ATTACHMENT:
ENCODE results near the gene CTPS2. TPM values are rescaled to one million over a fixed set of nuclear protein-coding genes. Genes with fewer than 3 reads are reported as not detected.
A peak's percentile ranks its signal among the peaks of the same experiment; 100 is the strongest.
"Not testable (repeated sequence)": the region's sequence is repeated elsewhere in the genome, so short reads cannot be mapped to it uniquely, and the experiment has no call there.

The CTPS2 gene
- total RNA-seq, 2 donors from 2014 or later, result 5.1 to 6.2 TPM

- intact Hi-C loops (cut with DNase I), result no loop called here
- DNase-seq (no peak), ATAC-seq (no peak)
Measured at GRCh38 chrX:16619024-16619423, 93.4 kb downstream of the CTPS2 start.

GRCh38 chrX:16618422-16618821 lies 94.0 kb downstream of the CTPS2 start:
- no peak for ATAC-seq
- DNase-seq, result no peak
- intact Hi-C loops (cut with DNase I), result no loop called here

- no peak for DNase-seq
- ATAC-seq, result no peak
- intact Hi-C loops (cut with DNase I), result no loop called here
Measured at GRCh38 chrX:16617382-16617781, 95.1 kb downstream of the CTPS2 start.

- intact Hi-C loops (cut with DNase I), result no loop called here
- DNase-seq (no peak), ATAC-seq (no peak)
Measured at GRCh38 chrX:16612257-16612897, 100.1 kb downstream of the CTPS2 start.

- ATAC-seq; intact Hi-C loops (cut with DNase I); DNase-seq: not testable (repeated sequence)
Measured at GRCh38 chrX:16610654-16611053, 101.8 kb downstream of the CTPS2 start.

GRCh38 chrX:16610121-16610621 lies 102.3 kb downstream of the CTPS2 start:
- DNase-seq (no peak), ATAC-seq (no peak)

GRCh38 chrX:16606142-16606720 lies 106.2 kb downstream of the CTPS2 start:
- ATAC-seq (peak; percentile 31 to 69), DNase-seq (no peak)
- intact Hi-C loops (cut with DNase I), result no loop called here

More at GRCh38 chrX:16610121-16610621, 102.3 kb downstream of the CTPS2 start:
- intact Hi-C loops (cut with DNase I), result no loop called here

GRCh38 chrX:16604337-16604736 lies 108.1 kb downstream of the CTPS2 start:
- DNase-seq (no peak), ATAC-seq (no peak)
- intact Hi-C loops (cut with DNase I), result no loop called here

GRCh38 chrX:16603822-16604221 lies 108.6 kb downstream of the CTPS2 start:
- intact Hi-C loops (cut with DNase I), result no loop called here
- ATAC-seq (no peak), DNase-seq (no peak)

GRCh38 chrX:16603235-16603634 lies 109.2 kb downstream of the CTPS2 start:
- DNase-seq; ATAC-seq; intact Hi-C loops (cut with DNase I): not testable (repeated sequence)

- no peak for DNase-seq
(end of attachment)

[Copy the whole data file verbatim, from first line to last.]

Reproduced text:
ENCODE results near the gene CTPS2. TPM values are rescaled to one million over a fixed set of nuclear protein-coding genes. Genes with fewer than 3 reads are reported as not detected.
A peak's percentile ranks its signal among the peaks of the same experiment; 100 is the strongest.
"Not testable (repeated sequence)": the region's sequence is repeated elsewhere in the genome, so short reads cannot be mapped to it uniquely, and the experiment has no call there.

The CTPS2 gene
- total RNA-seq, 2 donors from 2014 or later, result 5.1 to 6.2 TPM

- intact Hi-C loops (cut with DNase I), result no loop called here
- DNase-seq (no peak), ATAC-seq (no peak)
Measured at GRCh38 chrX:16619024-16619423, 93.4 kb downstream of the CTPS2 start.

GRCh38 chrX:16618422-16618821 lies 94.0 kb downstream of the CTPS2 start:
- no peak for ATAC-seq
- DNase-seq, result no peak
- intact Hi-C loops (cut with DNase I), result no loop called here

- no peak for DNase-seq
- ATAC-seq, result no peak
- intact Hi-C loops (cut with DNase I), result no loop called here
Measured at GRCh38 chrX:16617382-16617781, 95.1 kb downstream of the CTPS2 start.

- intact Hi-C loops (cut with DNase I), result no loop called here
- DNase-seq (no peak), ATAC-seq (no peak)
Measured at GRCh38 chrX:16612257-16612897, 100.1 kb downstream of the CTPS2 start.

- ATAC-seq; intact Hi-C loops (cut with DNase I); DNase-seq: not testable (repeated sequence)
Measured at GRCh38 chrX:16610654-16611053, 101.8 kb downstream of the CTPS2 start.

GRCh38 chrX:16610121-16610621 lies 102.3 kb downstream of the CTPS2 start:
- DNase-seq (no peak), ATAC-seq (no peak)

GRCh38 chrX:16606142-16606720 lies 106.2 kb downstream of the CTPS2 start:
- ATAC-seq (peak; percentile 31 to 69), DNase-seq (no peak)
- intact Hi-C loops (cut with DNase I), result no loop called here

More at GRCh38 chrX:16610121-16610621, 102.3 kb downstream of the CTPS2 start:
- intact Hi-C loops (cut with DNase I), result no loop called here

GRCh38 chrX:16604337-16604736 lies 108.1 kb downstream of the CTPS2 start:
- DNase-seq (no peak), ATAC-seq (no peak)
- intact Hi-C loops (cut with DNase I), result no loop called here

GRCh38 chrX:16603822-16604221 lies 108.6 kb downstream of the CTPS2 start:
- intact Hi-C loops (cut with DNase I), result no loop called here
- ATAC-seq (no peak), DNase-seq (no peak)

GRCh38 chrX:16603235-16603634 lies 109.2 kb downstream of the CTPS2 start:
- DNase-seq; ATAC-seq; intact Hi-C loops (cut with DNase I): not testable (repeated sequence)

- no peak for DNase-seq